Psychophysical measurements in children: challenges, pitfalls, and considerations

Caroline Witton*, Joel B. Talcott, G. Bruce Henning

*Corresponding author for this work

Research output: Contribution to journalArticlepeer-review


Measuring sensory sensitivity is important in studying development and developmental disorders. However, with children, there is a need to balance reliable but lengthy sensory tasks with the child's ability to maintain motivation and vigilance. We used simulations to explore the problems associated with shortening adaptive psychophysical procedures, and suggest how these problems might be addressed. We quantify how adaptive procedures with too few reversals can over-estimate thresholds, introduce substantial measurement error, and make estimates of individual thresholds less reliable. The associated measurement error also obscures group differences. Adaptive procedures with children should therefore use as many reversals as possible, to reduce the effects of both Type 1 and Type 2 errors. Differences in response consistency, resulting from lapses in attention, further increase the over-estimation of threshold. Comparisons between data from individuals who may differ in lapse rate are therefore problematic, but measures to estimate and account for lapse rates in analyses may mitigate this problem.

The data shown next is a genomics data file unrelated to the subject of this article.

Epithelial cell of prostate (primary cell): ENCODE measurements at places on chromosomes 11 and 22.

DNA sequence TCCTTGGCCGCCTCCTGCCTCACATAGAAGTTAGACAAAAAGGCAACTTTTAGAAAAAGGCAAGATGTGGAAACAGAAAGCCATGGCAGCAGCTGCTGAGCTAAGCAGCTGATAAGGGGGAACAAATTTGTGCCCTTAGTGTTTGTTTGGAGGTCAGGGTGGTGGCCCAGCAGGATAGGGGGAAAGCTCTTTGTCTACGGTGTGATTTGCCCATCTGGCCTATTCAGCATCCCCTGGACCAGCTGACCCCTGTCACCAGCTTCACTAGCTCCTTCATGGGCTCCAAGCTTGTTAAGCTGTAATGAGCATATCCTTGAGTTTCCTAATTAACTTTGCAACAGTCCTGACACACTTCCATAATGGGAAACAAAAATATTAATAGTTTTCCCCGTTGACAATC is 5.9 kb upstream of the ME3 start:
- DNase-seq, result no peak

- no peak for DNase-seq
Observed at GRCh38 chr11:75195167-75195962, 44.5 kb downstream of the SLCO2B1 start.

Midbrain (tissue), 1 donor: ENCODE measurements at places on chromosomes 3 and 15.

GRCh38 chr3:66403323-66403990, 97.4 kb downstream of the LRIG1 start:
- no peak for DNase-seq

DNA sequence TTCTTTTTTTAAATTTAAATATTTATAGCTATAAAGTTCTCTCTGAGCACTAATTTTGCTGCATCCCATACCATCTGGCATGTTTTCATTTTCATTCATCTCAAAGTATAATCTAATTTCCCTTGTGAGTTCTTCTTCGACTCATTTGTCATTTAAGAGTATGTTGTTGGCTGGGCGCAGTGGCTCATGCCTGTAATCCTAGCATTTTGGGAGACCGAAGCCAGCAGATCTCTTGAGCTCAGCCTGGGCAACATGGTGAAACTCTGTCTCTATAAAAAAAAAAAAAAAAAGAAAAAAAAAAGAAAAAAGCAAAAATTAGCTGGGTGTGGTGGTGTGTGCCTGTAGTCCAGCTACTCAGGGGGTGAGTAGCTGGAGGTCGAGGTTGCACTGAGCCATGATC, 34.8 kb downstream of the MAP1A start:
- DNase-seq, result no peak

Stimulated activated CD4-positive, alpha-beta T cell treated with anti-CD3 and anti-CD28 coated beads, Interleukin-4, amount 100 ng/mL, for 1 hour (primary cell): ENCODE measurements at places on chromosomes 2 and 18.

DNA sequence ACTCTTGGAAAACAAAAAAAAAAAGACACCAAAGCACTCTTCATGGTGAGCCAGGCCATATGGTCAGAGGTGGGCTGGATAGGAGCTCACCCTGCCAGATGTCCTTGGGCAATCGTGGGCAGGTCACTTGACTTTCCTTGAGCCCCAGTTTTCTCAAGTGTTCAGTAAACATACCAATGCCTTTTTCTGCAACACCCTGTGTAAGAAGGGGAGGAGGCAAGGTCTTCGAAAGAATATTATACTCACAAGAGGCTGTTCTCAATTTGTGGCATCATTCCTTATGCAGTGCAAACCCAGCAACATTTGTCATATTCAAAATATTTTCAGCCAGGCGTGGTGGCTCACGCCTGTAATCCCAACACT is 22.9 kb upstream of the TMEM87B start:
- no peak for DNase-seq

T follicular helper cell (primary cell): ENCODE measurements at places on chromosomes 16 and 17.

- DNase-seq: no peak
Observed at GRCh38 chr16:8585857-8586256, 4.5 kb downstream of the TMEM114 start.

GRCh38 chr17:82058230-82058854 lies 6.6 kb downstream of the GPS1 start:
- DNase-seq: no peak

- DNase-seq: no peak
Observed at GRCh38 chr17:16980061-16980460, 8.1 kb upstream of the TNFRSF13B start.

Original languageEnglish
Article numbere3231
Number of pages22
Issue number5
Publication statusPublished - 11 May 2017

Bibliographical note

Copyright 2017 Witton et al. Distributed under Creative Commons CC-BY 4.0


  • adaptive procedures
  • auditory
  • children
  • developmental disorders
  • dyslexia
  • psychophysics
  • sensory systems
  • staircase
  • vision


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